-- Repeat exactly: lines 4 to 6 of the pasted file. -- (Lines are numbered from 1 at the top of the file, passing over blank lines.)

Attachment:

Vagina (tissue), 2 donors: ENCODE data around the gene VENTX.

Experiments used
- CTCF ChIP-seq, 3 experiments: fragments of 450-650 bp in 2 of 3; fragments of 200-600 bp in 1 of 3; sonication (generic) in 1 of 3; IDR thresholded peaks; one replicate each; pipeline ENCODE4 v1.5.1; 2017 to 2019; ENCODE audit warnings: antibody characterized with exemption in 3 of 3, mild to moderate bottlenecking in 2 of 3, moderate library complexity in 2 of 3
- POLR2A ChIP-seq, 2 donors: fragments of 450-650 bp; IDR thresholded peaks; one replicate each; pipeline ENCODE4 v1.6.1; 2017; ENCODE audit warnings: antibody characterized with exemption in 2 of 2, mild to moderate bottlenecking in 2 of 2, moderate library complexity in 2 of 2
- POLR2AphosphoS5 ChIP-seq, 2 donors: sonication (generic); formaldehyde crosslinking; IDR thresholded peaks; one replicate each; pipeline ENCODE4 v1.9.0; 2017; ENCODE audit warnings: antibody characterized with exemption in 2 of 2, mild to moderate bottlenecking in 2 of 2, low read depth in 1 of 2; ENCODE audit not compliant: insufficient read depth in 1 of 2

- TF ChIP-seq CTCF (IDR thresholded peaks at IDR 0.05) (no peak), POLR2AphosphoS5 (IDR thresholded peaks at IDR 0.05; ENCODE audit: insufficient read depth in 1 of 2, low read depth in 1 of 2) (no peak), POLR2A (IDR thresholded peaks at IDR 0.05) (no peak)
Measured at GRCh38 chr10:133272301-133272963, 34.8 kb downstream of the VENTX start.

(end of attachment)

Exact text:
- POLR2A ChIP-seq, 2 donors: fragments of 450-650 bp; IDR thresholded peaks; one replicate each; pipeline ENCODE4 v1.6.1; 2017; ENCODE audit warnings: antibody characterized with exemption in 2 of 2, mild to moderate bottlenecking in 2 of 2, moderate library complexity in 2 of 2
- POLR2AphosphoS5 ChIP-seq, 2 donors: sonication (generic); formaldehyde crosslinking; IDR thresholded peaks; one replicate each; pipeline ENCODE4 v1.9.0; 2017; ENCODE audit warnings: antibody characterized with exemption in 2 of 2, mild to moderate bottlenecking in 2 of 2, low read depth in 1 of 2; ENCODE audit not compliant: insufficient read depth in 1 of 2

- TF ChIP-seq CTCF (IDR thresholded peaks at IDR 0.05) (no peak), POLR2AphosphoS5 (IDR thresholded peaks at IDR 0.05; ENCODE audit: insufficient read depth in 1 of 2, low read depth in 1 of 2) (no peak), POLR2A (IDR thresholded peaks at IDR 0.05) (no peak)